Regulatory Flexibility Act
In compliance with the Regulatory Flexibility Act (Pub. L. 96-354, 5 U.S.C. 601-612), we have evaluated the effects of this proposed action on small entities and have determined that the proposed action would not have a significant economic impact on a substantial number of small entities. The FHWA certifies that this action will not have a significant economic impact on a substantial number of small entities.
Executive Order 13132 (Federalism)
This proposed action has been analyzed in accordance with the principles and criteria contained in Executive Order 13132, and the FHWA has preliminarily determined that this proposed action would not warrant the preparation of a Federalism assessment. Any federalism implications arising from this proposed rule are attributable to SAFETEA-LU sections 4112 and 4141. The FHWA has determined that this proposed action would not affect the States' ability to discharge traditional State government functions.
Executive Order 12372 (Intergovernmental Review)
Catalog of Federal Domestic Assistance Program Number 20.205, Highway Planning and Construction. The regulations implementing Executive Order 12372 regarding intergovernmental consultation on Federal programs and activities apply to this program. Accordingly, the FHWA solicits comments on this issue.
Paperwork Reduction Act of 1995
Under the Paperwork Reduction Act of 1995 (PRA) (44 U.S.C. 3501), Federal agencies must obtain approval from the Office of Management and Budget (OMB) for each collection of information they conduct, sponsor, or require through regulations. The FHWA has determined that this proposal does not contain collection of information requirements for the purposes of the PRA.
Unfunded Mandates Reform Act of 1995
This proposed rule would not impose unfunded mandates as defined by the Unfunded Mandates Reform Act of 1995 (Pub. L. 104-4, 109 Stat. 48). This proposed rule will not result in the expenditure by State, local and tribal governments, in the aggregate, or by the private sector, of $120.7 million or more in any one year. (2 U.S.C. 1532) Further, in compliance with the Unfunded Mandates Reform Act of 1995, the FHWA will evaluate any regulatory action that might be proposed in subsequent stages of the proceeding to assess the effects on State, local, and tribal governments and the private sector.
Executive Order 12988 (Civil Justice Reform)
This proposed action meets applicable standards in sections 3(a) and 3(b)(2) of Executive Order 12988, Civil Justice Reform, to minimize litigation, eliminate ambiguity, and reduce burden.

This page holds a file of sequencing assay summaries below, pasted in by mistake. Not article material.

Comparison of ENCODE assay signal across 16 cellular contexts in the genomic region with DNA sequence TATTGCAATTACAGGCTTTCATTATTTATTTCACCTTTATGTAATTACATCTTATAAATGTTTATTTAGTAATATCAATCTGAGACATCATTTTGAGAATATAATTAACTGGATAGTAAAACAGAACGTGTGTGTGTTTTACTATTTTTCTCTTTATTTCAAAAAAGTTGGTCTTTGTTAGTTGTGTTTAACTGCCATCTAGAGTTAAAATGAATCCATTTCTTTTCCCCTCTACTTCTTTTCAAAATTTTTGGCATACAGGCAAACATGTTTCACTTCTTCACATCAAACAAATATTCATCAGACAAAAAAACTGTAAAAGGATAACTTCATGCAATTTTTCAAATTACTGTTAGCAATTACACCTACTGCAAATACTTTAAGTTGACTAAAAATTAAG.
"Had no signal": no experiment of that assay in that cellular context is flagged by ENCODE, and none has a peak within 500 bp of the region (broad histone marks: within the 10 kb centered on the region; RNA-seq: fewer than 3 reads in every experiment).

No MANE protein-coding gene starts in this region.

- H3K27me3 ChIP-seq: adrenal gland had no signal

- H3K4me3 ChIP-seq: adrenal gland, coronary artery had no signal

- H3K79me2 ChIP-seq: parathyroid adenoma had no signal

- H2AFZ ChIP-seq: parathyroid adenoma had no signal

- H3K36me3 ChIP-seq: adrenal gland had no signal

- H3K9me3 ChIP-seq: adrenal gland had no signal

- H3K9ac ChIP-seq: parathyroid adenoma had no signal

Executive Order 13045 (Protection of Children)
The FHWA has analyzed this proposed action under Executive Order 13045, Protection of Children from Environmental Health Risks and Safety Risks. The FHWA certifies that this proposed action would not cause any environmental risk to health or safety that may disproportionately affect children. Start Printed Page 25521
Executive Order 12630 (Taking of Private Property)
The FHWA has analyzed this proposed rule under Executive Order 12630, Governmental Actions and Interference with Constitutionally Protected Property Rights. The FHWA does not anticipate that this proposed action would affect a taking of private property or otherwise have taking implications under Executive Order 12630.
National Environmental Policy Act
The FHWA has analyzed this proposed action for the purposes of the National Environmental Policy Act of 1969, as amended (42 U.S.C. 4321-4347) and has determined that this proposed action will not have any effect on the quality of the environment.
Executive Order 13175 (Tribal Consultation)
The FHWA has analyzed this action under Executive Order 13175, dated November 6, 2000, and believes that the proposed action would not have substantial direct effects on one or more Indian tribes; would not impose substantial compliance costs on Indian tribal governments; and will not preempt tribal law. Therefore, a tribal summary impact statement is not required.
Executive Order 13211 (Energy Effects)
We have analyzed this proposed rule under Executive Order 13211, Actions Concerning Regulations that Significantly Affect Energy Supply, Distribution, or Use. We have determined that it is not a significant energy action under that order because it is not a significant regulatory action under Executive Order 12866 and is not likely to have a significant adverse effect on the supply, distribution or use of energy. Therefore, a Statement of Energy Effects is not required.